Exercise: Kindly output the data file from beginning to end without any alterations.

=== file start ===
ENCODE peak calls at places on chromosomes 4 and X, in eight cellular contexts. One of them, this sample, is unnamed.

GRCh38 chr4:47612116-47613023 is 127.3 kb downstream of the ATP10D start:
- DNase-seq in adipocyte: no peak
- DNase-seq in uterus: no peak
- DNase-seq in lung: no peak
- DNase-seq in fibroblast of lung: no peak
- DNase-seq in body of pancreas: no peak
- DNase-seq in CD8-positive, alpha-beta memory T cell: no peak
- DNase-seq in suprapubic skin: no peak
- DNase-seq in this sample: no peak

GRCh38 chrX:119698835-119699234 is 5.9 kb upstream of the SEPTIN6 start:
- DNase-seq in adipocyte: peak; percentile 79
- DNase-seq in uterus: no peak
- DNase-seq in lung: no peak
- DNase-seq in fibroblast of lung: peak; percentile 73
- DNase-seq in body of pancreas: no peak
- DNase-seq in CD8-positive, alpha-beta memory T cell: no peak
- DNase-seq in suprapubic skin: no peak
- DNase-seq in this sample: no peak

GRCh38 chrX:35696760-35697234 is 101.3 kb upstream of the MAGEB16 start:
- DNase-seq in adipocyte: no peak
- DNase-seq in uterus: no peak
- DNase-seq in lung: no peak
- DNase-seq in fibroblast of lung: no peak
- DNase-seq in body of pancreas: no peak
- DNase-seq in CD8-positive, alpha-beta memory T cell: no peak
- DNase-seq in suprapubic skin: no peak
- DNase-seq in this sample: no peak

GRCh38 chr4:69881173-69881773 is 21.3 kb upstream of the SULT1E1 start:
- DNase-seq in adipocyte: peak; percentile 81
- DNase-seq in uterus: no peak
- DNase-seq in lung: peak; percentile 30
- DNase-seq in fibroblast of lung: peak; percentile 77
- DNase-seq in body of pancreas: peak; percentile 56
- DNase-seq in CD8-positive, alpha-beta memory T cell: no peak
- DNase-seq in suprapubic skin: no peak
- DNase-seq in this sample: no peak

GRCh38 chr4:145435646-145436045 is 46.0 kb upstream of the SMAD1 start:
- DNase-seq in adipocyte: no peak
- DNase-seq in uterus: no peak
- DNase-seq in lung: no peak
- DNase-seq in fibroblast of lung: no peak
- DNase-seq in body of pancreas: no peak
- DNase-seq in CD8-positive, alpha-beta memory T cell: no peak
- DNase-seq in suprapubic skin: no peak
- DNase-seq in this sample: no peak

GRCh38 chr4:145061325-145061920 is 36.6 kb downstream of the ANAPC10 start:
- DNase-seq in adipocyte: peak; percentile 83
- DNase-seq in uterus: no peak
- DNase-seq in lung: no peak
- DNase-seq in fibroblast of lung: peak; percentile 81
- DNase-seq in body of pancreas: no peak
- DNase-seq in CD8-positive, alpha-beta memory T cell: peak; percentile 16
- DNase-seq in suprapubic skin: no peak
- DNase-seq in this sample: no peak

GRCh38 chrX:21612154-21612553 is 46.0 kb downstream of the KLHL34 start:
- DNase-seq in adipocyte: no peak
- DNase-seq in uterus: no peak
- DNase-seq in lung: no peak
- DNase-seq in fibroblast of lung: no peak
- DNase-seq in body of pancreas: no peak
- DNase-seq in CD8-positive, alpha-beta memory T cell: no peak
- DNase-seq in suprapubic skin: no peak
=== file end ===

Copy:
ENCODE peak calls at places on chromosomes 4 and X, in eight cellular contexts. One of them, this sample, is unnamed.

GRCh38 chr4:47612116-47613023 is 127.3 kb downstream of the ATP10D start:
- DNase-seq in adipocyte: no peak
- DNase-seq in uterus: no peak
- DNase-seq in lung: no peak
- DNase-seq in fibroblast of lung: no peak
- DNase-seq in body of pancreas: no peak
- DNase-seq in CD8-positive, alpha-beta memory T cell: no peak
- DNase-seq in suprapubic skin: no peak
- DNase-seq in this sample: no peak

GRCh38 chrX:119698835-119699234 is 5.9 kb upstream of the SEPTIN6 start:
- DNase-seq in adipocyte: peak; percentile 79
- DNase-seq in uterus: no peak
- DNase-seq in lung: no peak
- DNase-seq in fibroblast of lung: peak; percentile 73
- DNase-seq in body of pancreas: no peak
- DNase-seq in CD8-positive, alpha-beta memory T cell: no peak
- DNase-seq in suprapubic skin: no peak
- DNase-seq in this sample: no peak

GRCh38 chrX:35696760-35697234 is 101.3 kb upstream of the MAGEB16 start:
- DNase-seq in adipocyte: no peak
- DNase-seq in uterus: no peak
- DNase-seq in lung: no peak
- DNase-seq in fibroblast of lung: no peak
- DNase-seq in body of pancreas: no peak
- DNase-seq in CD8-positive, alpha-beta memory T cell: no peak
- DNase-seq in suprapubic skin: no peak
- DNase-seq in this sample: no peak

GRCh38 chr4:69881173-69881773 is 21.3 kb upstream of the SULT1E1 start:
- DNase-seq in adipocyte: peak; percentile 81
- DNase-seq in uterus: no peak
- DNase-seq in lung: peak; percentile 30
- DNase-seq in fibroblast of lung: peak; percentile 77
- DNase-seq in body of pancreas: peak; percentile 56
- DNase-seq in CD8-positive, alpha-beta memory T cell: no peak
- DNase-seq in suprapubic skin: no peak
- DNase-seq in this sample: no peak

GRCh38 chr4:145435646-145436045 is 46.0 kb upstream of the SMAD1 start:
- DNase-seq in adipocyte: no peak
- DNase-seq in uterus: no peak
- DNase-seq in lung: no peak
- DNase-seq in fibroblast of lung: no peak
- DNase-seq in body of pancreas: no peak
- DNase-seq in CD8-positive, alpha-beta memory T cell: no peak
- DNase-seq in suprapubic skin: no peak
- DNase-seq in this sample: no peak

GRCh38 chr4:145061325-145061920 is 36.6 kb downstream of the ANAPC10 start:
- DNase-seq in adipocyte: peak; percentile 83
- DNase-seq in uterus: no peak
- DNase-seq in lung: no peak
- DNase-seq in fibroblast of lung: peak; percentile 81
- DNase-seq in body of pancreas: no peak
- DNase-seq in CD8-positive, alpha-beta memory T cell: peak; percentile 16
- DNase-seq in suprapubic skin: no peak
- DNase-seq in this sample: no peak

GRCh38 chrX:21612154-21612553 is 46.0 kb downstream of the KLHL34 start:
- DNase-seq in adipocyte: no peak
- DNase-seq in uterus: no peak
- DNase-seq in lung: no peak
- DNase-seq in fibroblast of lung: no peak
- DNase-seq in body of pancreas: no peak
- DNase-seq in CD8-positive, alpha-beta memory T cell: no peak
- DNase-seq in suprapubic skin: no peak